My wife and I smile about an anecdote of an elderly lady concerned for the souls of Indians in Mexico. She wrote to a missionary there and asked him to send her a dictionary of one of the languages so that she could translate the Bible into that language. I hope that you smile at this story also. The lady was well-intentioned but did not realize that it takes much more knowledge of a language than access to a dictionary to translate anything into that language, let alone an ancient, complex document such as the Bible.
Before we can translate anything into any language, someone on our translation team must be a fluent speaker of that language. Translation professionals say that it is best that the translator be a native speaker of that language. And, ideally, it should be a native speaker who is considered by their peers to be a good speaker of the language, known to follow the the language patterns (rules) which speakers of that language have developed and used over a long period of time. And it should be someone who has a good sense for composing in the various genres of that language, and able to use the rich storehouse of figurative expressions in the language.
Translation is truly an awesome responsibility for anyone, more so when translating a text so important as that of the Bible. A good translator must be able to resist the pressure of importing syntax and word combinations which are not part of their own language. A good translator need not necessarily have a formal knowledge of the syntactic and lexical rules of their own language, but they need to sense intuitively when those rules are being broken. They must know how to revise improper wordings until they become proper. A good translator recognizes that there is often more than one proper way to word something. A good translator knows the difference between high-level oratorical language and colloquial, slangy language.
Unfortunately, sometimes those who translate the Bible to English lack some of these qualities. They may speak and write English well, but they may not have a good enough intuitive grasp of the language to detect translation wordings which are not part of the grammar of their language. (Here I am using the term grammar in the linguistic sense to refer to all patterns of a language which are followed by its speakers, including sound patterns, syntax, word combinations, and discourse patterns such as proper ways to introduce new characters in a story.)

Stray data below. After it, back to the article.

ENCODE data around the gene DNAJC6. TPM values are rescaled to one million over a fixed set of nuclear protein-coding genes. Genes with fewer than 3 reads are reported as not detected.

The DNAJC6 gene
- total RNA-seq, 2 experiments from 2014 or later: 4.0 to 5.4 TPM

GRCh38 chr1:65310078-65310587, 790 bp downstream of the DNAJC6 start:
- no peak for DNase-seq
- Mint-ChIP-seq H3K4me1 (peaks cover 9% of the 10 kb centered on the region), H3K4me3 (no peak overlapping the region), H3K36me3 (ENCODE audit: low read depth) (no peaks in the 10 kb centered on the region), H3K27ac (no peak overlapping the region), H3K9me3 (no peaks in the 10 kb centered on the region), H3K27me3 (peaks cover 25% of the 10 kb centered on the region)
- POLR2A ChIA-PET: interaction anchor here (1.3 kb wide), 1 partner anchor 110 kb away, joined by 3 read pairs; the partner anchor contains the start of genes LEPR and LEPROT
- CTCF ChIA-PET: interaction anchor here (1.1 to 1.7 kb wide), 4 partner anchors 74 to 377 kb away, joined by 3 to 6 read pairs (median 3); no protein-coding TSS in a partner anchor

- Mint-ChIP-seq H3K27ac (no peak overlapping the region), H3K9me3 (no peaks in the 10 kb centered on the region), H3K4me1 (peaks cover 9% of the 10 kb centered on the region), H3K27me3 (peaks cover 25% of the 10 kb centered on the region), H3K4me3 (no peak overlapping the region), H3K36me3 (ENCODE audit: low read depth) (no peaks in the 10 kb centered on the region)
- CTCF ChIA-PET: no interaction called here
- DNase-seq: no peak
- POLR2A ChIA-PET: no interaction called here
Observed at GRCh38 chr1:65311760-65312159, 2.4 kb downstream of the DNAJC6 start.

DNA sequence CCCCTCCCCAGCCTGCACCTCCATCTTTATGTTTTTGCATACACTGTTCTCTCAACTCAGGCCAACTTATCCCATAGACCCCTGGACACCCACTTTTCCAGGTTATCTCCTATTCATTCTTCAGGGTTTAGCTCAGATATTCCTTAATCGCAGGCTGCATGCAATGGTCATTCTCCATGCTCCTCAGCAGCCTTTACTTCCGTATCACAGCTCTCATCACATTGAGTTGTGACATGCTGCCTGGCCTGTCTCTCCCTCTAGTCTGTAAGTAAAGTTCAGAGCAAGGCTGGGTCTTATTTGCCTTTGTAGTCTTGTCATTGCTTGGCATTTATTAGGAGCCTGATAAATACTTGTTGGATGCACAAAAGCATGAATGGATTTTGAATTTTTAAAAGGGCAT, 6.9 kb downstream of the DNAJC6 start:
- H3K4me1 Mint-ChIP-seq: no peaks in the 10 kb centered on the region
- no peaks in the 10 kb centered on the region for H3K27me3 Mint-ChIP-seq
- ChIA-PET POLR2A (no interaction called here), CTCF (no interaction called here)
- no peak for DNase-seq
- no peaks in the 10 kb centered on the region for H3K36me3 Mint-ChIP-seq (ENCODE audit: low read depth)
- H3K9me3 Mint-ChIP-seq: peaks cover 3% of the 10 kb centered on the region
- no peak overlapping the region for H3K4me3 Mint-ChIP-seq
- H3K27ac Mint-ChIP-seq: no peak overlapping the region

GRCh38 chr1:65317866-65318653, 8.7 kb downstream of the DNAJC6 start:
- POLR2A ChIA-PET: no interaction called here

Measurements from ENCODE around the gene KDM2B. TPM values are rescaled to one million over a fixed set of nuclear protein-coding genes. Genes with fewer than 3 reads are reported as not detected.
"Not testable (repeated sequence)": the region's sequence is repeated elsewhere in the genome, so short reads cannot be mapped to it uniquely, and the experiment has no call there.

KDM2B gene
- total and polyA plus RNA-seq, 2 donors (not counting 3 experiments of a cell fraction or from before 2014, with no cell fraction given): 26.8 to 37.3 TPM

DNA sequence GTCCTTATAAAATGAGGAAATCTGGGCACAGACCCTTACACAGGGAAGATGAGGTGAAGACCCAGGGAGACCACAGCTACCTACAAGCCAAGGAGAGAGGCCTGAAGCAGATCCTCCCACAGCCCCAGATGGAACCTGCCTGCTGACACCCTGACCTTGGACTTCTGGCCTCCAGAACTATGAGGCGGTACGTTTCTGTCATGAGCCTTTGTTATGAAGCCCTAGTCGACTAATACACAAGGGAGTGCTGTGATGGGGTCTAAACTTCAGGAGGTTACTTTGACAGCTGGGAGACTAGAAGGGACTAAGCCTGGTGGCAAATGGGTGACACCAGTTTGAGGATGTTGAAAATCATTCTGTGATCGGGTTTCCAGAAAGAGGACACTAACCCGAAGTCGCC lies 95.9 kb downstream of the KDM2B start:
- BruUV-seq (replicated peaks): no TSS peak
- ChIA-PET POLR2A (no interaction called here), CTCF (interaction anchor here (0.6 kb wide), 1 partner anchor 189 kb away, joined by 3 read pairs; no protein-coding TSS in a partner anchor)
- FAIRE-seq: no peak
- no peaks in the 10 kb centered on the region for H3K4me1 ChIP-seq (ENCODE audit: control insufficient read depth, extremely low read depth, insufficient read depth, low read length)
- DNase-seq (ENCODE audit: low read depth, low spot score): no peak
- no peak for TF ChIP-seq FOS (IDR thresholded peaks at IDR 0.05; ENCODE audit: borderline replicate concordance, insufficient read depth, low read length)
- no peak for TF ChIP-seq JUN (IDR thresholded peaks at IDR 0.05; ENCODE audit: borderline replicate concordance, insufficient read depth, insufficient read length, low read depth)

There are exercises which any of us can do which can help us discover and state explicitly what we already know implicitly about our own language. Let’s try one of these exercises, the search to discover some of the syntax of one of the shortest but most important words in English, the conjunction “and.” Following are a number of sentences which have the word “and.” A sentence may or may not be grammatical. You should be able to discover facts about the grammar of English “and” if you can intuitively sense which sentences are properly worded and which are not. You may never have had this particular exercise in any of your English grammar classes in the past, but you may be able to discover something about the grammar of “and” from these sentence. Try to express what you sense are some rules that you follow for the proper usage of English “and”, as you examine these sentences. You don’t have to use any special terminology to express your grammatical observations. Just tell what you have observed in your own words.
- I saw Jeff and Marie at the store yesterday.
- I saw my wife and my spouse at the store yesterday.
- I like my car and my automobile.
- Our son and daughter each have a significant other.
- We are students and pupils in Professor Rhodes’ Semantics 451 class.
- My wife helps and assists me with the housework.
- Pastor Hobbins delivered the homily and sermon at our church this morning.
- I like the trousers you have on and the slacks you are wearing.
- This morning I washed my car and changed the spark plugs.
- My elderly parents are living with us and residing with us.
OK, what observations can you make about what can and cannot be properly joined together with the word “and”?
In our next post we’ll followup with implications for use of the word “and” when translating the Bible to English.